|Pope Francis addresses a crowd at the Vatican. Photo courtesy of the New York Daily News.|
As the Catholic Year of Jubilee closed on November 20th, Pope Francis, yet again, challenged the traditional standards and tenets of the Church with an apostolic letter detailing his decision to allow priests to hear confessions from women who've undergone abortions.
Since his undertaking of the role of Pope in 2013, Pope Francis has taken what many would call quite progressive steps in the Catholic faith, such as setting in motion a high-octane debate between traditionalists and moderates within the Church's leadership structure concerning divorced individuals and their acceptance in the Church, and outwardly acknowledging and pushing for discussion over the international issue of climate change.
According to church doctrine, abortion results in automatic excommunication of the woman and any other individuals involved. In the Pope's letter, he emphasizes mercy for this action and suggests confession for the sin.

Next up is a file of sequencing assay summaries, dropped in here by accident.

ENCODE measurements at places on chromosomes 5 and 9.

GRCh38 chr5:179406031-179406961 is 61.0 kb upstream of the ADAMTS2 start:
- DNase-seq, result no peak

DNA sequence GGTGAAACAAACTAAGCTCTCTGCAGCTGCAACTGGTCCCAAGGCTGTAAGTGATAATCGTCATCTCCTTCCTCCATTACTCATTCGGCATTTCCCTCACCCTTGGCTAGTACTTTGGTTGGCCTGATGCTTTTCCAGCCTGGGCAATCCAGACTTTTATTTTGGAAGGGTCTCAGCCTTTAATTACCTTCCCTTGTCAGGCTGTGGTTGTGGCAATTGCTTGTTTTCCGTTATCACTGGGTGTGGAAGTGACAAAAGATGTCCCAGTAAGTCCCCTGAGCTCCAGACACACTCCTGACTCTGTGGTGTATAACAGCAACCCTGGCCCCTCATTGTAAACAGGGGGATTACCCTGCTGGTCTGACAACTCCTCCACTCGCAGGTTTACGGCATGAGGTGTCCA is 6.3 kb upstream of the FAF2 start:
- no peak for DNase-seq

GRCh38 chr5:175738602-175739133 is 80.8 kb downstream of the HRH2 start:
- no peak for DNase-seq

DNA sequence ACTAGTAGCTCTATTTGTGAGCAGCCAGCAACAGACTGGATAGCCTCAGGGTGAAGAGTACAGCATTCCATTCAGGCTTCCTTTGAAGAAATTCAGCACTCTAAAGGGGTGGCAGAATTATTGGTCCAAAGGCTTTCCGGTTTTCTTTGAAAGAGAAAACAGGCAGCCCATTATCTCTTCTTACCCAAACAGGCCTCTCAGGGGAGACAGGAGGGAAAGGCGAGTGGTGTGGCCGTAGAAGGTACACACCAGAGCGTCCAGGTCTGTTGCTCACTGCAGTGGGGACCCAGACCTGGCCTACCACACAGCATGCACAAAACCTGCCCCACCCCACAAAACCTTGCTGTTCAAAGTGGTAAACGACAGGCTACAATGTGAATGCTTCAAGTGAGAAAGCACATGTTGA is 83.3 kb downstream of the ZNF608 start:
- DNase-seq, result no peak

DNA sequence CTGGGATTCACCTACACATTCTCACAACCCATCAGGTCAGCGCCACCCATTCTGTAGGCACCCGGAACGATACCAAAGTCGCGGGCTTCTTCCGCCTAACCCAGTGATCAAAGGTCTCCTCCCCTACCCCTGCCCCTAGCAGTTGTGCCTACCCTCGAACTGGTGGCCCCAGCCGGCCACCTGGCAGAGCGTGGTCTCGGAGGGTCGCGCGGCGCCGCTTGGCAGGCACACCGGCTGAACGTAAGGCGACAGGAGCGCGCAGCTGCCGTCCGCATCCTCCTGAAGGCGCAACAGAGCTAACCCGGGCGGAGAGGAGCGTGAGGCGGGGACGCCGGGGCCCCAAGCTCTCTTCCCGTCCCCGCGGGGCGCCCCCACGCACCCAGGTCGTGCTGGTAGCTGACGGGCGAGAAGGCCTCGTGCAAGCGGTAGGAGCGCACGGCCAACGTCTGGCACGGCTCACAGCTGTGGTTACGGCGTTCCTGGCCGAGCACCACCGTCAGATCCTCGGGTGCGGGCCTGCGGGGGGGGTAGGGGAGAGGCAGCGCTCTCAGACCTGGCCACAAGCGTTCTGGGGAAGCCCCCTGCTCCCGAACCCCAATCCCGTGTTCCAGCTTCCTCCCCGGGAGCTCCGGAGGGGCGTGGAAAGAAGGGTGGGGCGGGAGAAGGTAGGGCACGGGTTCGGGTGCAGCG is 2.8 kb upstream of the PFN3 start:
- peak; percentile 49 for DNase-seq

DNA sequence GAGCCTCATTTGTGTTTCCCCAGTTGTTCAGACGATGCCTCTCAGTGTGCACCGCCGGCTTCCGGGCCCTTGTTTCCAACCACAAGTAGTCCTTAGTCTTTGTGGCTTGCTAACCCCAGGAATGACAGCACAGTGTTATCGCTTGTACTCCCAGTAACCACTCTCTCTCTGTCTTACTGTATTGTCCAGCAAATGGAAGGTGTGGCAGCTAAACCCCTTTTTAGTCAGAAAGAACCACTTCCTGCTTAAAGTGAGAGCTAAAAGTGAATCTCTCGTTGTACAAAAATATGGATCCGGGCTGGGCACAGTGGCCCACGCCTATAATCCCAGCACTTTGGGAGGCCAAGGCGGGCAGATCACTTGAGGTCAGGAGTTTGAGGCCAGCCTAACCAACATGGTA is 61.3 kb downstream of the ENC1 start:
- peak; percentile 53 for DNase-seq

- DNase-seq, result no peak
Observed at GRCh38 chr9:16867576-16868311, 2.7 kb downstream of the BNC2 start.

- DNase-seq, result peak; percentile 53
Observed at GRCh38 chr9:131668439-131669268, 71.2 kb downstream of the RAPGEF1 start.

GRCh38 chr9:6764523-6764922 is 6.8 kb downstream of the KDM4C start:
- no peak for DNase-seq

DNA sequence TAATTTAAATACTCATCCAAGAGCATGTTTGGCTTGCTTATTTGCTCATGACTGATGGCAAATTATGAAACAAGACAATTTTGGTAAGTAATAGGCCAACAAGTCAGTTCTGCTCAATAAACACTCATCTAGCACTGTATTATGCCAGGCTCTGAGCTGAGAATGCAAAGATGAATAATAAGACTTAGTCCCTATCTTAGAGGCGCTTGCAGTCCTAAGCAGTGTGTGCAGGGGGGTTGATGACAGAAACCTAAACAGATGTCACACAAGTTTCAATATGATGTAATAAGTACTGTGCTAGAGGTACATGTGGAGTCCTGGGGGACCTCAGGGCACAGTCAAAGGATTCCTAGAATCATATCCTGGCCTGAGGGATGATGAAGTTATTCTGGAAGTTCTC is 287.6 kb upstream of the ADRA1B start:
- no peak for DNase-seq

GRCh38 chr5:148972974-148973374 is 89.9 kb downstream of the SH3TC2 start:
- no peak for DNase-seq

Many American bishops had already granted priests in their dioceses the ability to forgive women for undergoing an abortion procedure, but around the world, this calling has the potential to change countless lives.
Many countries with Catholicism as their national religion outlaw or hold extremely tight legislation regarding legislation, such as that of Paraguay wherein a potential mother can only receive an abortion if their life is at risk.
Especially in Catholic-heavy nations such as Poland, where September protests against harsher anti-abortion legislation rocked the nation, this letter could be just the support activists and common individuals alike need, in order to make their case, to the government body that could change their life forever.